Path of Vengeance, by Cavan Scott (Canon). This YA novel is the final book in Phase 2 of the High Republic, and at 500 pages, it was a whopper of a good book. It continues the story of Marda and Yana Ro, of the Wave 1 YA book Path of Deceit. It spans the events of the Battle of Jedha (as told in the Battle of Jedha audiobook) and the Battle of Dalna (as told in Cataclysm), and follows the doings of the two Evereni cousins, Marda and Yana, from the Path of the Open Hand. We hadn’t seen them since the Wave 1 YA novel, Path of Deceit. Marda is still naively following the Mother, the self-proclaimed prophet of the group, and Yana, disillusioned with the Mother after the death of her girlfriend on a mission from the Mother, is trying to distance herself; she keeps getting pulled back in with concern for her younger cousin. She also forms an uneasy alliance with her deceased girlfriend’s father, the Herald, who the Mother threw under the bus during the Battle of Jedha. They return to Dalna together, he to wrest power from the Mother, and Yana to try to convince her cousin to leave the Path. But Marda is already gone when she arrives: she’s on another mission from the Mother, this time to Planet X to retrieve more eggs of the Nameless, the Force-feeding monsters that kill Jedi. I find it interesting that both the Ro’s talk to and have visions of their dead loved ones: Marda sees Kevmo, a Jedi Padawan she loved and who was killed in Path of Deceit; and Yana sees her dead girfriend, Kor. They’re not really actual ghosts, but extensions of their conscience and their own inner dialogue. It’s also the story of Matty Cathely, a Jedi Padawan who is sent to Jedha, and Jedi Master Olivia Zeveron, who has a surprising connection to the Mother. This book is a very satisfying end to Phase 2, even though I still have some questions–I’m hoping Phase 3 will somehow answer them, perhaps through flashbacks.
Star Wars: Rebel Force Book 3–Renegade, by Alex Wheeler. (Legends).
Book three in the Rebel Force series, this one focuses on Han Solo (the first focused on Luke, the second on Leia). The Imperial assassin X-7 attempts to kill Luke (and fails) and frames Han for the crime. Leia, investigating the crime and trying to be objective, comes off as doubting Han’s innocence. This angers Han, naturally, so Chewie busts him out of jail and they flee Yavin 4. While Han tries to get back into his old life of smuggling, Leia and Luke go to Tatooine to hide Luke from any other attempts on his life, reuniting with his old friends, though they end up arguing. It’s clear Luke still has a lot to learn about being a Jedi, as he’s quick to anger, eager to impress his old friends, and acts reckless, to Leia’s disappointment. Jabba gets wind of Luke’s presence on the planet, and because Luke is Han’s friend (and Han owes him money), sends the bounty hunter Bossk after him to lure Han to him. Meanwhile, Han ends up on an Imperial station on a job to steal various supplies, gets betrayed by his partner, and while trying to escape the Imperials, finds out that Tobin Elad, the man who became a friend and part of their group, is actually X-7 and is the one trying to kill Luke. This whole scheme of Han going to the Imperial base is apparently orchestrated by the ghost of Ben Kenobi, which is a tad weird, to say the least. Anyway, Han and Chewie end up on Tatooine to save Luke just before X-7 attempts to kill Luke again. X-7 gets away, but you know he’ll be back at some point to finish the job. I do feel bad for X-7; he’s been tortured into who he is, forgetting his former life and living only to please the Commander. We get flashbacks of his “training,” and for a junior novel, it’s difficult to read. No gory details, but it’s clear what the guy went through. Sometimes it’s obvious these books are junior novels, taking us back to familiar faces and places, and elicits the occasional eye roll, but they’ve grown on me, and I’ll keep going on the series.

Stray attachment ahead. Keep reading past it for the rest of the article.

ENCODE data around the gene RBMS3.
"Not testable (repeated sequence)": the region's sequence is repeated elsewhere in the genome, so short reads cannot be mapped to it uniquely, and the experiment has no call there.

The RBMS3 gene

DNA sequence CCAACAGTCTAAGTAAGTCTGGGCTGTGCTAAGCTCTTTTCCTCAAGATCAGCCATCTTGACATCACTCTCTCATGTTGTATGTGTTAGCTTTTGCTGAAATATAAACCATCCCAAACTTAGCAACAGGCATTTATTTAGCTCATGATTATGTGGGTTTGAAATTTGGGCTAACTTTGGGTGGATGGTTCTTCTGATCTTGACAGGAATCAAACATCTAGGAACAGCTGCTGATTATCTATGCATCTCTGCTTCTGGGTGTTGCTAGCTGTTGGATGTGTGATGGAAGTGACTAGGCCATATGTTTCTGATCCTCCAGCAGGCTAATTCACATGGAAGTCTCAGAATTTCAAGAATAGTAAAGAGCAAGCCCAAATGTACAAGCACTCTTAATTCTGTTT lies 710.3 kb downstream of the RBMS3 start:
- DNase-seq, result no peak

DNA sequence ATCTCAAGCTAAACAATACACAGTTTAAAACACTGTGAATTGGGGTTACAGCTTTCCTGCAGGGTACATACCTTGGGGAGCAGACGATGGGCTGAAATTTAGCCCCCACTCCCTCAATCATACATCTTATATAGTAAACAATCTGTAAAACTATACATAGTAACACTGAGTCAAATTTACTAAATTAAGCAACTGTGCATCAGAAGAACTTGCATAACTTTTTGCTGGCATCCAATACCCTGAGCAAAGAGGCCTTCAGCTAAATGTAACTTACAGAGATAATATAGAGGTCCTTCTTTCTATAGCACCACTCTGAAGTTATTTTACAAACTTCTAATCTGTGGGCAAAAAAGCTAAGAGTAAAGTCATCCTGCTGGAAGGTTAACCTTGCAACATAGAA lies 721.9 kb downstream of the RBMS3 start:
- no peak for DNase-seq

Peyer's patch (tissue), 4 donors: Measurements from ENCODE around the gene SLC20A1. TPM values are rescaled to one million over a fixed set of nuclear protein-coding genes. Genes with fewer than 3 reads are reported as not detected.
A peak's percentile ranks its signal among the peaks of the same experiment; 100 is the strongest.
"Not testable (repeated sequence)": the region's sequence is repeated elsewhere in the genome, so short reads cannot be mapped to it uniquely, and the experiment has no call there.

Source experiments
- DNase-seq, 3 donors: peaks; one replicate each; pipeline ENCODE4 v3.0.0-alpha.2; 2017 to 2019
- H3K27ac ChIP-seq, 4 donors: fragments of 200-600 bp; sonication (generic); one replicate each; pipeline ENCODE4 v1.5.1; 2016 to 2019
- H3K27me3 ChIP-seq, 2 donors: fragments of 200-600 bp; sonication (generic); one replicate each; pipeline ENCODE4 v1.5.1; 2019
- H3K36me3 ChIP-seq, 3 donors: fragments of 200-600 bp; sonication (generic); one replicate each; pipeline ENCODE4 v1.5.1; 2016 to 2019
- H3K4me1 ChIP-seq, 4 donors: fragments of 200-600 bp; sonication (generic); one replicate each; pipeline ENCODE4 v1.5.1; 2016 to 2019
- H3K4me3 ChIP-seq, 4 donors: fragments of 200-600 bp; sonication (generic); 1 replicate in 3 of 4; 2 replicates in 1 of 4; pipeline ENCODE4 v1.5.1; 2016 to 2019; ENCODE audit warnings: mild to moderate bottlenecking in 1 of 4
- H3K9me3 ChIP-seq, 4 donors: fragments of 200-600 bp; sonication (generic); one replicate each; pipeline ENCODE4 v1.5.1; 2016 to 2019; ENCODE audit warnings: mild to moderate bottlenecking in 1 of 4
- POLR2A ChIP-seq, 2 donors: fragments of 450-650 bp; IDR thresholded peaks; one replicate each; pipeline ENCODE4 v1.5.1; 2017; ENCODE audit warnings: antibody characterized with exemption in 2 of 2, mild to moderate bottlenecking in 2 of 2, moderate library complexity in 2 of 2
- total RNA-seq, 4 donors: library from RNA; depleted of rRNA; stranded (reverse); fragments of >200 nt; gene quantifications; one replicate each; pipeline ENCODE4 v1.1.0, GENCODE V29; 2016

The next Star Wars book in my queue is Shatterpoint, by Matthew Stover. It’s a Legends book that focuses on Mace Windu. I’ve never really liked Mace (I thought he was mean, lol) but I’ve been softening my stance a little bit lately, mostly because of his character in the Clone Wars animated series. I thought I’d give him another chance in this book; I’m curious to see how I feel about him, and this book written by Stover, who wrote the brilliant novelization of Revenge of the Sith. Eager to dive in.
Have you read these books? What did you think? Let me know in the comments and we’ll talk about it!